Day 19: Symphony No. 4 in E Flat Major (Celibidache)

My “office” this morning is another favorite local restaurant: Mr. Burger.

The food isn’t fancy. It’s just well made, delicious, and hearty.

It’s the people that make it worth visiting.

Mr. Burger is like the TV show Cheers. Everybody knows your name, and they’re always glad you came.

It’s the ideal spot for…

This morning, I’m listening to Anton Bruckner’s Symphony No. 4 in E Flat Major (WAB 104), nicknamed “Romantic,” interpreted by the Romanian conductor Sergiu Celibidache (1912-1996).

According to one web site, his name is pronounced: SER-zhoo Chay-lee-bee-DAH-ke.

I’ll have to take their word for it.

If you want to read the background info on Maestro Celibidache (and I really think you should), or read my opinion of his interpretation of Bruckner’s Third, visit Day 13.

If not, read on…

You know how this works.

First, the objective stuff.

Then, my opinion of the performance and box set and liner notes, etc.

The objective stuff:

Bruckner’s Symphony No. 4 in E Flat Major (WAB 104), composed 1873-1874
Sergiu Celibidacheconducts
Celibidache used the “ed. Haas,” according to the liner notes. Edition of what?
Munchner Philharmoniker (Munich Philharmonic) plays
The symphony clocks in at 79:11 – Yikes!
This was recorded in Munich, Germany, on October 16, 1988
Celibidache was 75 when he conducted it
Bruckner was 50 when he finished composing it (the first time)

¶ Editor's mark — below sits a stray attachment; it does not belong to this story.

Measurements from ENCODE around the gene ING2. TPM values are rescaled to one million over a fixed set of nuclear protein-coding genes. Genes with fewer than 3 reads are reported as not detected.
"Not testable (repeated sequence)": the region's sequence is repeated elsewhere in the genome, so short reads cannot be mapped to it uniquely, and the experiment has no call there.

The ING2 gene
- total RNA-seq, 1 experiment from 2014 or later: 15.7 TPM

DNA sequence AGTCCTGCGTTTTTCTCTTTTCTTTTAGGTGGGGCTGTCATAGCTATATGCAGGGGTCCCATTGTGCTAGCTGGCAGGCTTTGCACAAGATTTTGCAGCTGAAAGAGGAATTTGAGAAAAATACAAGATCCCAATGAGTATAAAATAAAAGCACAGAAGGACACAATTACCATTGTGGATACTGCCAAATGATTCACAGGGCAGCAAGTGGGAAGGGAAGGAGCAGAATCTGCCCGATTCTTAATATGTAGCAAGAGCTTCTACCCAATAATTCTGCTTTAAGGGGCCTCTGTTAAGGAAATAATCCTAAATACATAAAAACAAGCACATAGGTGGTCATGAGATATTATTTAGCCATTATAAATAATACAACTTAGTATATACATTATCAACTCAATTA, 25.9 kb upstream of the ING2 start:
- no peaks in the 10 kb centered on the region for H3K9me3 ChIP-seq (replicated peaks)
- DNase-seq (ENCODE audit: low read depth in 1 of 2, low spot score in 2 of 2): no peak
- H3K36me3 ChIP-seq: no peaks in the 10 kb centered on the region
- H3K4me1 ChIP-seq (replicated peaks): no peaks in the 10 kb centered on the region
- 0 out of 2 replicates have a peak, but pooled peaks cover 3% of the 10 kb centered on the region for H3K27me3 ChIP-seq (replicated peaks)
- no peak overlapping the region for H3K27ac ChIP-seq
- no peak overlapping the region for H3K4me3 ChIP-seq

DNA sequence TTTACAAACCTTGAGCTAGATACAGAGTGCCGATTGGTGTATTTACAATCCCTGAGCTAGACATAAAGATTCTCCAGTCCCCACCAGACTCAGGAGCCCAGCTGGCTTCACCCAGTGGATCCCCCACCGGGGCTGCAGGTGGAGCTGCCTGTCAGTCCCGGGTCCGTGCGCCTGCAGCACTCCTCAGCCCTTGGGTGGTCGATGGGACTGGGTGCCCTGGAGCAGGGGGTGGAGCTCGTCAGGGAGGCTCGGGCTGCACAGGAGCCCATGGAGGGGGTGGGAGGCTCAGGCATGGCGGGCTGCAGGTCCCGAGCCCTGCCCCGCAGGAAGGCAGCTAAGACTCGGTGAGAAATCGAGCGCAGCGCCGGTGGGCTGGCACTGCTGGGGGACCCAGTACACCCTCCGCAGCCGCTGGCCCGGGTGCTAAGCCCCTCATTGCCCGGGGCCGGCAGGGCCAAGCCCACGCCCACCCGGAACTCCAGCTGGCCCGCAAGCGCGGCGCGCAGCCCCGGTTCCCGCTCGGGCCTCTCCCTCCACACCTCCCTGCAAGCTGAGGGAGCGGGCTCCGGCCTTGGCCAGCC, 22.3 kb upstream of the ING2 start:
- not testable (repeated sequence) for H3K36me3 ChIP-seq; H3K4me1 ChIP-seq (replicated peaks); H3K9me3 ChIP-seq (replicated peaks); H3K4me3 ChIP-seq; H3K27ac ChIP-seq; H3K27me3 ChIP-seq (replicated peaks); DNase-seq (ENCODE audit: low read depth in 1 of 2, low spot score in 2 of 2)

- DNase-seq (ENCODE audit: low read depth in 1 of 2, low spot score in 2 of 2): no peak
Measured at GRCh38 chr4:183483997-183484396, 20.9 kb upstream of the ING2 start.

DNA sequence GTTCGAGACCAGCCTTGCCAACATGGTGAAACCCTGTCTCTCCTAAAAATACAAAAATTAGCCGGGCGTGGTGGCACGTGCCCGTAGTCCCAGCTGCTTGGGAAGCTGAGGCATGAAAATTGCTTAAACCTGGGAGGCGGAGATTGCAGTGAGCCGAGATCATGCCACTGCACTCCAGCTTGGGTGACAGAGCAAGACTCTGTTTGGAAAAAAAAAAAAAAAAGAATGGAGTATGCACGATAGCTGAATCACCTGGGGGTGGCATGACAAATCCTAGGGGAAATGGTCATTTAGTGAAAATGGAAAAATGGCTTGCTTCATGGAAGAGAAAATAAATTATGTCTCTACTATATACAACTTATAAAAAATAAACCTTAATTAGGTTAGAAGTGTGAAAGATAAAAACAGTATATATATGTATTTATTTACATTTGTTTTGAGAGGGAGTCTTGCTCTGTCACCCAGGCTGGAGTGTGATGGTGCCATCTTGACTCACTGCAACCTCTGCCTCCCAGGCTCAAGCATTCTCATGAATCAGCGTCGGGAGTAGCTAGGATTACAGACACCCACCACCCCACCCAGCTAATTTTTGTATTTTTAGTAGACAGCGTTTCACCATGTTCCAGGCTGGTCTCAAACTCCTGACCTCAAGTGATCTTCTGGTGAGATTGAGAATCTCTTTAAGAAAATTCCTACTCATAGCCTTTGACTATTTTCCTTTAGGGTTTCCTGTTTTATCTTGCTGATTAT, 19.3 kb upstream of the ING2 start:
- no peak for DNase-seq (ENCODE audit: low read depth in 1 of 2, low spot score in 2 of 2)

This recording was released on the Warner Classics label

Bruckner wrote his symphonies in four movements. The time breakdown of this one (Symphony No. 4 in E Flat Major), from this particular conductor (Celibidache) and this particular orchestra (Munchner Philharmoniker) is as follows:

I. Bewegt, nicht zu schnell……………………………………………………………………21:55
II. Andante, quasi allegretto…………………………………………………………………17:35
III. Scherzo. Bewegt (With motion) – Trio: Nicht zu schnell (Not too fast)……………………………………………………………………………………………………….11:03
IV. Finale: Bewegt, doch nicht zu schnell (With motion, but not too fast)……………………………………………………………………………………………………….27:52

Total running time: 79:11 – Yikes!

Okay. Now, here are the subjective aspects:

My Rating:
Recording quality: 4
Overall musicianship: 4
CD liner notes: 4 (thin booklet mostly about Celibidache, with a wee bit about Bruckner, translated into English, German, and French – fascinating for me, but unfulfilling as a primer on Bruckner’s symphonies)
How does this make me feel: 3

First of all, at nearly 80 minutes in length, Celidibache’s interpretation of Bruckner’s Fourth has crossed the line into Ass Hurt territory. Even taking into account the Maestro’s infamous disregard for tempo (as I mentioned on Day 13), is there any reason why this symphony should be pushing the boundaries of what’s possible to hold on a standard CD?

Second, I really dislike it when a music label prints scant information on the CD sleeves. Take a look at what can be discerned from reading the back of CD 2 from the Celidibache box set:

The number of the CD
The name of the conductor
The name of the composer
The name of the symphony
The total running time of disc

And “See booklet for details” in italic.

Since Warner Classics had to (and did) print something on the back of the CD sleeve, would it really have killed them to include:

The track names and running times for each?
The version Celibidache used?
The name of the orchestra?
The name of the record label?

Third, I wasn’t feeling the magic with this performance. It felt rambling. Unfocused. Lacking energy.

Bottom line: Not even my appreciation for Zen could color my opinion of this performance. Nor, could my love for horns, the beauty of the opening movement, or the vigor usually present in the Finale. All this did was bore me to tears and waste 2-3 hours of my life.

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